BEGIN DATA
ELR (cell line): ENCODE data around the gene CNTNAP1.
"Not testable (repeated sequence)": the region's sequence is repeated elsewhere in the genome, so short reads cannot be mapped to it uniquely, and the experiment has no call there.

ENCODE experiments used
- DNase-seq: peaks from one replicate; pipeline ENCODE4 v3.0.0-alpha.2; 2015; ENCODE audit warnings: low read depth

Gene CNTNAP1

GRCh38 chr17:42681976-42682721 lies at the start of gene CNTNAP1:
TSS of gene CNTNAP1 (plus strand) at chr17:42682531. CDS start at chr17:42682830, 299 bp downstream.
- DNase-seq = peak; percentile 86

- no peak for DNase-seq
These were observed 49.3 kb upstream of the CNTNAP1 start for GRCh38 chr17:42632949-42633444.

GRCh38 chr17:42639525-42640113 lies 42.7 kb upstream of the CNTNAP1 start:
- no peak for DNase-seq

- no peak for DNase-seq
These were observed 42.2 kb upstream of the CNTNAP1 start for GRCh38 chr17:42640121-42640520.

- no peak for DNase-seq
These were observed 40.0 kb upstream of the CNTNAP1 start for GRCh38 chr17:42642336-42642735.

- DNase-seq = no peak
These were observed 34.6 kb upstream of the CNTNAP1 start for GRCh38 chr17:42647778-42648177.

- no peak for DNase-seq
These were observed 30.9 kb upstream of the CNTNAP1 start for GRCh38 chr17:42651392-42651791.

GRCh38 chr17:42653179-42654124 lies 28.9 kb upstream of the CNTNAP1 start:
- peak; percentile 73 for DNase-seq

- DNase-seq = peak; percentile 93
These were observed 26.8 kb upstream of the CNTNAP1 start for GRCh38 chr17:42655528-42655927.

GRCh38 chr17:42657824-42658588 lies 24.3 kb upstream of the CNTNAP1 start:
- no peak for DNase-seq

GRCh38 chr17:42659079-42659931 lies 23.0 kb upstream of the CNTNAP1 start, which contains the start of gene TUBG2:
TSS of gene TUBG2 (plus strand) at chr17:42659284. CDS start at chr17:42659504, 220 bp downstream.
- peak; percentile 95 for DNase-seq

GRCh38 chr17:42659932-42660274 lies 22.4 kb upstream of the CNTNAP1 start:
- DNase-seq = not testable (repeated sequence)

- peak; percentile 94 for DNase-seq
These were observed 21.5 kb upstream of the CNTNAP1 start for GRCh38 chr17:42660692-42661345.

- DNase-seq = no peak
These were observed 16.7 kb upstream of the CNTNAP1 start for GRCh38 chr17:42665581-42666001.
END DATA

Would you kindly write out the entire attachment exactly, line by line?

ELR (cell line): ENCODE data around the gene CNTNAP1.
"Not testable (repeated sequence)": the region's sequence is repeated elsewhere in the genome, so short reads cannot be mapped to it uniquely, and the experiment has no call there.

ENCODE experiments used
- DNase-seq: peaks from one replicate; pipeline ENCODE4 v3.0.0-alpha.2; 2015; ENCODE audit warnings: low read depth

Gene CNTNAP1

GRCh38 chr17:42681976-42682721 lies at the start of gene CNTNAP1:
TSS of gene CNTNAP1 (plus strand) at chr17:42682531. CDS start at chr17:42682830, 299 bp downstream.
- DNase-seq = peak; percentile 86

- no peak for DNase-seq
These were observed 49.3 kb upstream of the CNTNAP1 start for GRCh38 chr17:42632949-42633444.

GRCh38 chr17:42639525-42640113 lies 42.7 kb upstream of the CNTNAP1 start:
- no peak for DNase-seq

- no peak for DNase-seq
These were observed 42.2 kb upstream of the CNTNAP1 start for GRCh38 chr17:42640121-42640520.

- no peak for DNase-seq
These were observed 40.0 kb upstream of the CNTNAP1 start for GRCh38 chr17:42642336-42642735.

- DNase-seq = no peak
These were observed 34.6 kb upstream of the CNTNAP1 start for GRCh38 chr17:42647778-42648177.

- no peak for DNase-seq
These were observed 30.9 kb upstream of the CNTNAP1 start for GRCh38 chr17:42651392-42651791.

GRCh38 chr17:42653179-42654124 lies 28.9 kb upstream of the CNTNAP1 start:
- peak; percentile 73 for DNase-seq

- DNase-seq = peak; percentile 93
These were observed 26.8 kb upstream of the CNTNAP1 start for GRCh38 chr17:42655528-42655927.

GRCh38 chr17:42657824-42658588 lies 24.3 kb upstream of the CNTNAP1 start:
- no peak for DNase-seq

GRCh38 chr17:42659079-42659931 lies 23.0 kb upstream of the CNTNAP1 start, which contains the start of gene TUBG2:
TSS of gene TUBG2 (plus strand) at chr17:42659284. CDS start at chr17:42659504, 220 bp downstream.
- peak; percentile 95 for DNase-seq

GRCh38 chr17:42659932-42660274 lies 22.4 kb upstream of the CNTNAP1 start:
- DNase-seq = not testable (repeated sequence)

- peak; percentile 94 for DNase-seq
These were observed 21.5 kb upstream of the CNTNAP1 start for GRCh38 chr17:42660692-42661345.

- DNase-seq = no peak
These were observed 16.7 kb upstream of the CNTNAP1 start for GRCh38 chr17:42665581-42666001.